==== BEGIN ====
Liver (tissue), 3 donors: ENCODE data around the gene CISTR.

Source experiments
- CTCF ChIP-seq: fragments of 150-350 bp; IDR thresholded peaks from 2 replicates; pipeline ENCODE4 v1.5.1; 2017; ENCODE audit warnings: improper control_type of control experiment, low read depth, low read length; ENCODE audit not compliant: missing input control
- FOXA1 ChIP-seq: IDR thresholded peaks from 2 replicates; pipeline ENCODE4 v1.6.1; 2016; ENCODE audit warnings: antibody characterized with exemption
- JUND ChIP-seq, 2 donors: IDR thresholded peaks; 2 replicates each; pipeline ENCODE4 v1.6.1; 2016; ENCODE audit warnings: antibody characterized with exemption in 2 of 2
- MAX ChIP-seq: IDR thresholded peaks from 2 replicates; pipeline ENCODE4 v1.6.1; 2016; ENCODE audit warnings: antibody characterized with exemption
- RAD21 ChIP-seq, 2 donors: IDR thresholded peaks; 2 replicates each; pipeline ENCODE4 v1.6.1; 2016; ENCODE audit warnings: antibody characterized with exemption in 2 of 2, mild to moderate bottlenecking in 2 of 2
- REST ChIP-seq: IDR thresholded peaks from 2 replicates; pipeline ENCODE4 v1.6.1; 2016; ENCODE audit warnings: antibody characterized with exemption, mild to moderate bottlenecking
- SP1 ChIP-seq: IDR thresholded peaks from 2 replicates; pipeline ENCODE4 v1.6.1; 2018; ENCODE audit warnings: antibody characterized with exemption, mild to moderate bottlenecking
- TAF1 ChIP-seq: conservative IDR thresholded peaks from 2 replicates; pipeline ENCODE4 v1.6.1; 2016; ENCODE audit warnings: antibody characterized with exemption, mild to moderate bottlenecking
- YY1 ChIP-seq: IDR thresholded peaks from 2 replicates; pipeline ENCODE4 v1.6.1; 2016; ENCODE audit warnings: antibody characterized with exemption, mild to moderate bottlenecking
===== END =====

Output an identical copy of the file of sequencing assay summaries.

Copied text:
Liver (tissue), 3 donors: ENCODE data around the gene CISTR.

Source experiments
- CTCF ChIP-seq: fragments of 150-350 bp; IDR thresholded peaks from 2 replicates; pipeline ENCODE4 v1.5.1; 2017; ENCODE audit warnings: improper control_type of control experiment, low read depth, low read length; ENCODE audit not compliant: missing input control
- FOXA1 ChIP-seq: IDR thresholded peaks from 2 replicates; pipeline ENCODE4 v1.6.1; 2016; ENCODE audit warnings: antibody characterized with exemption
- JUND ChIP-seq, 2 donors: IDR thresholded peaks; 2 replicates each; pipeline ENCODE4 v1.6.1; 2016; ENCODE audit warnings: antibody characterized with exemption in 2 of 2
- MAX ChIP-seq: IDR thresholded peaks from 2 replicates; pipeline ENCODE4 v1.6.1; 2016; ENCODE audit warnings: antibody characterized with exemption
- RAD21 ChIP-seq, 2 donors: IDR thresholded peaks; 2 replicates each; pipeline ENCODE4 v1.6.1; 2016; ENCODE audit warnings: antibody characterized with exemption in 2 of 2, mild to moderate bottlenecking in 2 of 2
- REST ChIP-seq: IDR thresholded peaks from 2 replicates; pipeline ENCODE4 v1.6.1; 2016; ENCODE audit warnings: antibody characterized with exemption, mild to moderate bottlenecking
- SP1 ChIP-seq: IDR thresholded peaks from 2 replicates; pipeline ENCODE4 v1.6.1; 2018; ENCODE audit warnings: antibody characterized with exemption, mild to moderate bottlenecking
- TAF1 ChIP-seq: conservative IDR thresholded peaks from 2 replicates; pipeline ENCODE4 v1.6.1; 2016; ENCODE audit warnings: antibody characterized with exemption, mild to moderate bottlenecking
- YY1 ChIP-seq: IDR thresholded peaks from 2 replicates; pipeline ENCODE4 v1.6.1; 2016; ENCODE audit warnings: antibody characterized with exemption, mild to moderate bottlenecking